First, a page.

Following a dismal statewide annual wolf count and two poaching incidents already this year, Oregon’s grazing season saw wolf-livestock conflicts start as early as April which led to a member of the Chesnimnus wolf pack being killed in May, and another this month. As the wolf population struggles to recover in the state, the narratives accompanying these conflicts fail to adequately capture what is happening on the landscape. A clearer understanding of the situation could help to catalyze compassion and regulatory change.
The Chesnimnus pack, comprised of nine wolves and likely a den of pups, reached chronic livestock depredation status shockingly early in the grazing season, triggering lethal removal of individual wolves. These unfortunate depredations could have been avoided but the U.S. Forest Service’s archaic grazing policies in a changing climate along with an inefficient compensation program fueled conflicts and built toward a slow-motion catastrophe.
Conflicts with the Chesnimnus pack started when current grazing policies allowed domestic calves out on public grazing allotments by mid-April, before wolves’ preferred prey—deer and elk—had produced their newborns, leaving newborn calves the easiest prey. Compounding the problem was the fact that Oregon experienced an unusually wet winter and spring this year, which meant grass and forage that cattle and ungulates could otherwise eat at higher elevations on these allotments were snow-covered. As a result, cattle and wolves’ natural prey were limited to areas where little forage was still available but that kept the wolves in the same area as well and led to higher chances of wolf encounters with cattle.
Existing grazing policies, which were drafted decades ago when wolves had been wiped out of Oregon, do not take interactions between carnivores and their prey or the impact of climate change on the landscape into consideration. They allow cattle to be out on allotments too early in the season. Decision-makers have not revisited these policies in any meaningful fashion to integrate statewide coexistence goals or adaptive management practices. This continues to set up wolves and livestock producers for failure.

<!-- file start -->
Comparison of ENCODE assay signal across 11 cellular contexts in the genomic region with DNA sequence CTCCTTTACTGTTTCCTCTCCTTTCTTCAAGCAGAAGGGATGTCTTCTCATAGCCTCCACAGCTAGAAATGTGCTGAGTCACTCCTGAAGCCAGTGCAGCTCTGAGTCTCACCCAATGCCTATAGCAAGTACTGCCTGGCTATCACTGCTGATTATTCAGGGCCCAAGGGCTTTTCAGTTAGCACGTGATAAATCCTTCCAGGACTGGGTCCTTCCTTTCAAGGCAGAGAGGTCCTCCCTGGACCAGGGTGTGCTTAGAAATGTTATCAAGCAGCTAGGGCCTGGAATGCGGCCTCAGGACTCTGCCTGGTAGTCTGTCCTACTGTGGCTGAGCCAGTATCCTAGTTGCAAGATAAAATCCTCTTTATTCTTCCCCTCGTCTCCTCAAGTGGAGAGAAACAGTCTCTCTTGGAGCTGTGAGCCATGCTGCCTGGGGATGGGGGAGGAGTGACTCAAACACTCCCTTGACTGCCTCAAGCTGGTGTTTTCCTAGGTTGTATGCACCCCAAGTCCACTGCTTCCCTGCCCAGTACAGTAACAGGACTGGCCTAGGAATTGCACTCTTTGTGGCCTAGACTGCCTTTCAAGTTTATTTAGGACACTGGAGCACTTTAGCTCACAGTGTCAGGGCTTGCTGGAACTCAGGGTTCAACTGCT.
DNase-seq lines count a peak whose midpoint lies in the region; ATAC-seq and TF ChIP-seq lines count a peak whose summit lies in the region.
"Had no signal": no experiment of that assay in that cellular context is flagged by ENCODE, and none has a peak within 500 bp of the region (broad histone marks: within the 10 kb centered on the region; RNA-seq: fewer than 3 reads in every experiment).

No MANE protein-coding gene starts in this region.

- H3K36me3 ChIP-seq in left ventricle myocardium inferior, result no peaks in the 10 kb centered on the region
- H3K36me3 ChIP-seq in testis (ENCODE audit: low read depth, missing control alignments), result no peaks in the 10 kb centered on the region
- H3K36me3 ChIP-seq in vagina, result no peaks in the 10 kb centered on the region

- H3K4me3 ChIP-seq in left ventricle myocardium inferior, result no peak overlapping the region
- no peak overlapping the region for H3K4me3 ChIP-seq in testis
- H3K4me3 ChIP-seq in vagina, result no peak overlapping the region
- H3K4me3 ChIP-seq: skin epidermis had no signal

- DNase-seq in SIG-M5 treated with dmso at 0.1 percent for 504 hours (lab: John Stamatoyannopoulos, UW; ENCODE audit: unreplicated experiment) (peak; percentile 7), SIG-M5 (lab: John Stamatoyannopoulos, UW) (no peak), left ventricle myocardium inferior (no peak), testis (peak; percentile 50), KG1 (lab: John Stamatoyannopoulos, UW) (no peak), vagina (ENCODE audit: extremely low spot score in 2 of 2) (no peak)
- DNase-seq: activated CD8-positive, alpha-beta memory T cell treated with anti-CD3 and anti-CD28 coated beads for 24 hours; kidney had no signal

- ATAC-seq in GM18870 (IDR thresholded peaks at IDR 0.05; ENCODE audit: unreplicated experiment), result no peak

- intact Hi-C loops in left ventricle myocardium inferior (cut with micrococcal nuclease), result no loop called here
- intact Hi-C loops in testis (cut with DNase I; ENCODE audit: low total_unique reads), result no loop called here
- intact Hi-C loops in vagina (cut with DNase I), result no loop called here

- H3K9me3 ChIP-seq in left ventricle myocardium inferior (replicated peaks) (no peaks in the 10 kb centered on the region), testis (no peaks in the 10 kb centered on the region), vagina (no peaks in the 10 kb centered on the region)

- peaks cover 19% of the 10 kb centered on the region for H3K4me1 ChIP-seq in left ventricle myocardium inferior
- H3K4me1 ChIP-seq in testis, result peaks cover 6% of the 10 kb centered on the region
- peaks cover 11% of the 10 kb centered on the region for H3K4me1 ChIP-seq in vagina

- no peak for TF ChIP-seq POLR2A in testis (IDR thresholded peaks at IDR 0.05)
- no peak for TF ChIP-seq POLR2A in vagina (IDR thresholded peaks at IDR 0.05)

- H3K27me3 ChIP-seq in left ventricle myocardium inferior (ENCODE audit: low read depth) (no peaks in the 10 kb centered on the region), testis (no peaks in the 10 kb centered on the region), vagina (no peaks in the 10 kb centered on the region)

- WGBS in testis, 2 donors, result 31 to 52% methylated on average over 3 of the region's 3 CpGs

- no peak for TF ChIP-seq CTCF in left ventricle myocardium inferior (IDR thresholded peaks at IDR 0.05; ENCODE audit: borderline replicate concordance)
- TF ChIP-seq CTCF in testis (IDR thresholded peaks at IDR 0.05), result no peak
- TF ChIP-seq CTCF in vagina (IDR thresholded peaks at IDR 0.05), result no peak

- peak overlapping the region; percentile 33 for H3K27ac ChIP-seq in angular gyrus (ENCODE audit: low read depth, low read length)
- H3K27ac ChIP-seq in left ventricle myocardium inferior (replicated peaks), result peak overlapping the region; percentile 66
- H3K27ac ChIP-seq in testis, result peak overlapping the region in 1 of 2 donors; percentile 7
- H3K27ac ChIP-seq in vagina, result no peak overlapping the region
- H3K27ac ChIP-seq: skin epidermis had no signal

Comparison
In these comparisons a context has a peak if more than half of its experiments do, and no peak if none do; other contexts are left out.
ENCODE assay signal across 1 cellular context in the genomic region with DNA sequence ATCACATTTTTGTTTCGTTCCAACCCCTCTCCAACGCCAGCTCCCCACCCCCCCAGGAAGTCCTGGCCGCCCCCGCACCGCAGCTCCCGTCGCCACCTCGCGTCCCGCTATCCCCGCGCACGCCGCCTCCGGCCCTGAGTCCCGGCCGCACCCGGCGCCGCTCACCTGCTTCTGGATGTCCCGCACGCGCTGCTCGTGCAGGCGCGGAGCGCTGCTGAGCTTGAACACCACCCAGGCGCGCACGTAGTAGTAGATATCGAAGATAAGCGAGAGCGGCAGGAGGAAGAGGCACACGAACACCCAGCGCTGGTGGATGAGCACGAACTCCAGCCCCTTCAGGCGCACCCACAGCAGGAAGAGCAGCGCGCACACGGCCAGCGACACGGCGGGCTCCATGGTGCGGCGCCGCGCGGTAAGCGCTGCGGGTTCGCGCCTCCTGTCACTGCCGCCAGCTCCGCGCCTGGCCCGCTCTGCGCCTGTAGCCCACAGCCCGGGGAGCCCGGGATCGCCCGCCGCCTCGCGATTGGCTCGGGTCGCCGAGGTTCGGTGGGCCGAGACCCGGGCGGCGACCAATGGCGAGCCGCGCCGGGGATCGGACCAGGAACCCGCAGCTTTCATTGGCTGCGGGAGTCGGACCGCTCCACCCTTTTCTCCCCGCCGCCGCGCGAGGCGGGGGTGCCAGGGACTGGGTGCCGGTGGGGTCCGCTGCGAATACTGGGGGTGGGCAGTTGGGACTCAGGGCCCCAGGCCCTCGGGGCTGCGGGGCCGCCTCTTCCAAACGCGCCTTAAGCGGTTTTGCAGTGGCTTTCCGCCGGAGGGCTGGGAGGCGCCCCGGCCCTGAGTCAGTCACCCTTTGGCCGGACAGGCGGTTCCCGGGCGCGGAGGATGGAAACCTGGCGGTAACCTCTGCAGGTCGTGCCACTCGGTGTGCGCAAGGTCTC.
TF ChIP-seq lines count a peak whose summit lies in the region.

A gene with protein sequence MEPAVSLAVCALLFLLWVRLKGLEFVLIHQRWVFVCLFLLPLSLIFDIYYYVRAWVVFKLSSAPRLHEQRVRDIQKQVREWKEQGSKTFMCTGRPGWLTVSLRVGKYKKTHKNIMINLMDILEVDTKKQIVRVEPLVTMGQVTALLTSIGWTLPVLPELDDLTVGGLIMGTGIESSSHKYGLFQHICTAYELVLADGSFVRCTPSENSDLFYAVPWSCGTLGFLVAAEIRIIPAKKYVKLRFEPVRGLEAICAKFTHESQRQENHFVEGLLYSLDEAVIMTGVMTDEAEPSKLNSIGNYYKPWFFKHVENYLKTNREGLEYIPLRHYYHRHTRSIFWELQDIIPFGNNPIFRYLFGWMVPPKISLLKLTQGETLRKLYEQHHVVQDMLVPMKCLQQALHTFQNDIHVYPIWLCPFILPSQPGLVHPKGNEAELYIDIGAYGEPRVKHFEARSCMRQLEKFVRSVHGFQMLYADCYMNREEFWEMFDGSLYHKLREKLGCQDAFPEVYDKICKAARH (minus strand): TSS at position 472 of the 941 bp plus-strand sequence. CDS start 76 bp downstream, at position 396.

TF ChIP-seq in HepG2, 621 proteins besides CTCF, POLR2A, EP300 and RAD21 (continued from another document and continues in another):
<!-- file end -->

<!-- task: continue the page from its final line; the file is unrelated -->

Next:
Use of nonlethal deterrence tools would have helped prevent conflicts, but this is where our state’s compensation fund falls short. Even when funds for nonlethal tools are approved and distributed to county compensation committees, they are not reaching livestock producers in time for the grazing season. As a result, if producers want to use nonlethal tools, they have to pay out of their own pockets until the program funds payout—if they do at all. This delay is just one of several challenges with the wolf compensation fund that warrants state-level reform in its structure and accountability.
In the case of Chesnimnus pack, the producer could have benefited from additional funds to purchase hay to keep cattle on private pasture or to pay for more human presence in the form of range riders after the calving period.
Wolves belong on Oregon’s landscape, and Oregonians support their return overwhelmingly. Coexistence works, and we are seeing the benefits here in our own state. However, this progress will not be sustainable unless lawmakers modernize outdated and ineffective policies that are hamstringing our efforts to achieve coexistence goals.